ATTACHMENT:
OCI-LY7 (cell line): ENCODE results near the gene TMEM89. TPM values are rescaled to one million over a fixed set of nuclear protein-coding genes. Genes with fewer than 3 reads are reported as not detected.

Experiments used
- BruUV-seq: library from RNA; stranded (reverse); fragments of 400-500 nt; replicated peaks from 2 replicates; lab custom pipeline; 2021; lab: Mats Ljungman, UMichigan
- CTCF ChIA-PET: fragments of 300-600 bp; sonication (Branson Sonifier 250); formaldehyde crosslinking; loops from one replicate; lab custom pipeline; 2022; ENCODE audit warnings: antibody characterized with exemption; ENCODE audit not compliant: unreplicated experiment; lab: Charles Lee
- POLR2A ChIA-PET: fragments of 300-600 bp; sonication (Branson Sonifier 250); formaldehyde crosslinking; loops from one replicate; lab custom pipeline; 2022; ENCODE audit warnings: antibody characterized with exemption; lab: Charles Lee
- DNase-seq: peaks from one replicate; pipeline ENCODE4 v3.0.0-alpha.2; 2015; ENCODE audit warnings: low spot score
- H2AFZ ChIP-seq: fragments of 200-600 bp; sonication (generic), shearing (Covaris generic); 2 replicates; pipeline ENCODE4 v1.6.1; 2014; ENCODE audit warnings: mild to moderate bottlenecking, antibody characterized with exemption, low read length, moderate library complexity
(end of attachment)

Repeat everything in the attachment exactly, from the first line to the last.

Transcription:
OCI-LY7 (cell line): ENCODE results near the gene TMEM89. TPM values are rescaled to one million over a fixed set of nuclear protein-coding genes. Genes with fewer than 3 reads are reported as not detected.

Experiments used
- BruUV-seq: library from RNA; stranded (reverse); fragments of 400-500 nt; replicated peaks from 2 replicates; lab custom pipeline; 2021; lab: Mats Ljungman, UMichigan
- CTCF ChIA-PET: fragments of 300-600 bp; sonication (Branson Sonifier 250); formaldehyde crosslinking; loops from one replicate; lab custom pipeline; 2022; ENCODE audit warnings: antibody characterized with exemption; ENCODE audit not compliant: unreplicated experiment; lab: Charles Lee
- POLR2A ChIA-PET: fragments of 300-600 bp; sonication (Branson Sonifier 250); formaldehyde crosslinking; loops from one replicate; lab custom pipeline; 2022; ENCODE audit warnings: antibody characterized with exemption; lab: Charles Lee
- DNase-seq: peaks from one replicate; pipeline ENCODE4 v3.0.0-alpha.2; 2015; ENCODE audit warnings: low spot score
- H2AFZ ChIP-seq: fragments of 200-600 bp; sonication (generic), shearing (Covaris generic); 2 replicates; pipeline ENCODE4 v1.6.1; 2014; ENCODE audit warnings: mild to moderate bottlenecking, antibody characterized with exemption, low read length, moderate library complexity